Copper alloys and compositions in 1848

Commemorative copper alloy plaque/pavement cover, Albion Yard, former site of copper and other metal smiths, near King's Cross, London.

Commemorative copper alloy plaque/pavement cover, Albion Yard, former site of copper and other metal smiths, near King’s Cross, London.

The Mining Almanack of 1849, compiled by Henry English is a fount of information and trivia helpful to those interested in historical metallurgy as well as those curious about the operation and output of mines.

Here is a list of alloys and compositions which contained copper. Of the 21 alloys listed 14 contain copper.

Perhaps our histories of the copper industry are too simplistic when we only look at copper ore and metal ‘output’. The sheer variety of materials and products copper transformed is mind blowing. There follows a post which lists alloys used in other types of products such as candelabras and bells for mantle clocks.  Continue reading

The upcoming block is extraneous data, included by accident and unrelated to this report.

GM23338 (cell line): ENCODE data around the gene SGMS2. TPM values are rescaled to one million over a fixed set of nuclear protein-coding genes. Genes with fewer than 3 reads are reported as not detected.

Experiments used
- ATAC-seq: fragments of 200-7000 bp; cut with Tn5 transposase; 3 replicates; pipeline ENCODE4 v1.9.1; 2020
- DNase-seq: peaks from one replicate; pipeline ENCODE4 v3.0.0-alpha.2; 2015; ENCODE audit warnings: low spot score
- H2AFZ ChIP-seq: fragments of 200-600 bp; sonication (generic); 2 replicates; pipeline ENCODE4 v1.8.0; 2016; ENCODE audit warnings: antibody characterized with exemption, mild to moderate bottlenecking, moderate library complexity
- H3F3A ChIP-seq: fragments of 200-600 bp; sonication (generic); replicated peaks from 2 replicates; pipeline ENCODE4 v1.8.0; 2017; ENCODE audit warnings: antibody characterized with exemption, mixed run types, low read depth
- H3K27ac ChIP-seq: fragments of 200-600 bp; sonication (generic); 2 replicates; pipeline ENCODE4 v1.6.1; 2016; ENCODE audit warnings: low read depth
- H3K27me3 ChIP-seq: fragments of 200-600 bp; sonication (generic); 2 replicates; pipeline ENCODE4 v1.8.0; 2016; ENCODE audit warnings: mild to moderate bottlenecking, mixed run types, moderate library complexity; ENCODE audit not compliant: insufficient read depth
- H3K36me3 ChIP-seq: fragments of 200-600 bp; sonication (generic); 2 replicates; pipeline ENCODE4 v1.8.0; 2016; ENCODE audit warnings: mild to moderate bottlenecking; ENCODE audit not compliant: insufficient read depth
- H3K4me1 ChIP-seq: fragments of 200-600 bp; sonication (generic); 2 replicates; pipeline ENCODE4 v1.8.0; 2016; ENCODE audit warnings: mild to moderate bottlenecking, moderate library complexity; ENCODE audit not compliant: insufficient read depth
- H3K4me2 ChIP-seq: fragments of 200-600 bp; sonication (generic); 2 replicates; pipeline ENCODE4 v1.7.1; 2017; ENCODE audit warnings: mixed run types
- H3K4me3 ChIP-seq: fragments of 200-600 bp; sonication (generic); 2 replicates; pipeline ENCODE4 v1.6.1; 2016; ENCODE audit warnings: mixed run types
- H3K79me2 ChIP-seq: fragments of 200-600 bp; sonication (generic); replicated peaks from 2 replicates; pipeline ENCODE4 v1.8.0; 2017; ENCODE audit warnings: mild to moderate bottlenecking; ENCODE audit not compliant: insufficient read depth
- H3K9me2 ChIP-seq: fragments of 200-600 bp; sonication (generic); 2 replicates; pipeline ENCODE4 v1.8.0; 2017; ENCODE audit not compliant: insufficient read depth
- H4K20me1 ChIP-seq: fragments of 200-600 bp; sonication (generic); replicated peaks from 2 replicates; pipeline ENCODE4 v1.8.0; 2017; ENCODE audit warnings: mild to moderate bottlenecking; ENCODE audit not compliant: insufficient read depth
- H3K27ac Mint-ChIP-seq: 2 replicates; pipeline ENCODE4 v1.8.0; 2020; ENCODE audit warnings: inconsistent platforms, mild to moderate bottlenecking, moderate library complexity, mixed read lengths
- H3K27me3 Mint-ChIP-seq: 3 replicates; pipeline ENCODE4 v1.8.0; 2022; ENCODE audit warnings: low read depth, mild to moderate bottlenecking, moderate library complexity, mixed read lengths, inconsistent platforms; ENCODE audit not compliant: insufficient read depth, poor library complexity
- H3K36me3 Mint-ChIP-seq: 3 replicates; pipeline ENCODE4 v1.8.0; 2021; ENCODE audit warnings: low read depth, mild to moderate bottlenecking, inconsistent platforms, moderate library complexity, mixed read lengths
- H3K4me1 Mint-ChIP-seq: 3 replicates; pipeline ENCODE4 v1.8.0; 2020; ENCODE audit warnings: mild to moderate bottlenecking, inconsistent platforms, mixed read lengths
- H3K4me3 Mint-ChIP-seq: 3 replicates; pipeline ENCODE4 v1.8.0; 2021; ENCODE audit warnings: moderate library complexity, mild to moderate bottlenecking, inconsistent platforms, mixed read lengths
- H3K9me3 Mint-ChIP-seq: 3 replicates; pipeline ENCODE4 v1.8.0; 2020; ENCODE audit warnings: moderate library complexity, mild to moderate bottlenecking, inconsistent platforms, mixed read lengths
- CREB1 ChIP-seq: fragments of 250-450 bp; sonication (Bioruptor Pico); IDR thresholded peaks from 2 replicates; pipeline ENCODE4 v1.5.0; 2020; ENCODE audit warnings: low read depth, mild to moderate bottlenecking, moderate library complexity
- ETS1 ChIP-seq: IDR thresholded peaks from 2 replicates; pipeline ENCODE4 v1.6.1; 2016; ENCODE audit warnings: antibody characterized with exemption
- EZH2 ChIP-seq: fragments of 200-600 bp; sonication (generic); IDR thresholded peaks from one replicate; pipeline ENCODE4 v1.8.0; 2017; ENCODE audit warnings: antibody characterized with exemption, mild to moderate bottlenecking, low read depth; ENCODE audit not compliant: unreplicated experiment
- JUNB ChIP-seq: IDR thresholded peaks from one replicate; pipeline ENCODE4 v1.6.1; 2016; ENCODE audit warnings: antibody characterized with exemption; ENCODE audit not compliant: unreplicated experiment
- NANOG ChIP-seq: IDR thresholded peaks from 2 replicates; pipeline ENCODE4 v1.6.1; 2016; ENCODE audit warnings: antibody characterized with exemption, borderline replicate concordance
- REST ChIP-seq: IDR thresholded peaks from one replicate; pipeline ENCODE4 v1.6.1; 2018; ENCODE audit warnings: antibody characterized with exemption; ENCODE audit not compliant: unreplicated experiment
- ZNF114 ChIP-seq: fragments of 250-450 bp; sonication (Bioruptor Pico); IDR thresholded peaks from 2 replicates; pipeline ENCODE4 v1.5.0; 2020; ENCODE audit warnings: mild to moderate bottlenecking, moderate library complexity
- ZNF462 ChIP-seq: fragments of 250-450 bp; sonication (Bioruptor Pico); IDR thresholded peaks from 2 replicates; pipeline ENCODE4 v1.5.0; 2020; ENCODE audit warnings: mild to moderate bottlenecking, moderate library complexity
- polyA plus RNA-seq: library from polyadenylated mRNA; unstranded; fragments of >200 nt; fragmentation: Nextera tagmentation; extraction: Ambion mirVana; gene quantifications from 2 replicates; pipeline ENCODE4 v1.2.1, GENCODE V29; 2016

The infinite recyclability of copper (was Pittsburg Library’s roof)

Janet Lewis installs copper sculptures (Credit: Janet Lewis)

Janet Lewis installs copper sculptures (Credit: Janet Lewis)

In my weekly trawl of copper stories, I came across this article on the new art adorning Pittsburg Public Library. Metal smith Janet Lewis, herself a previous reference librarian, now metalworker, reused the old copper from the library‘s roof to create a series of 14 sculptures, entitled ‘Legacy’ for the as part of the library’s refurbishment.

Inspired by the shapes and patterns Lewis saw during a visit to Beijing’s imperial Forbidden City, she spent over 500 hours bringing out the metal’s natural shapes and patterns, working with the clean metal found between the lead solder and caulking used in the construction of the original roof. A range of photos of the works can be seen on Pittsburg Public Library’s facebook page. Janet Lewis’ other work also involves reusing found and natural materials. Continue reading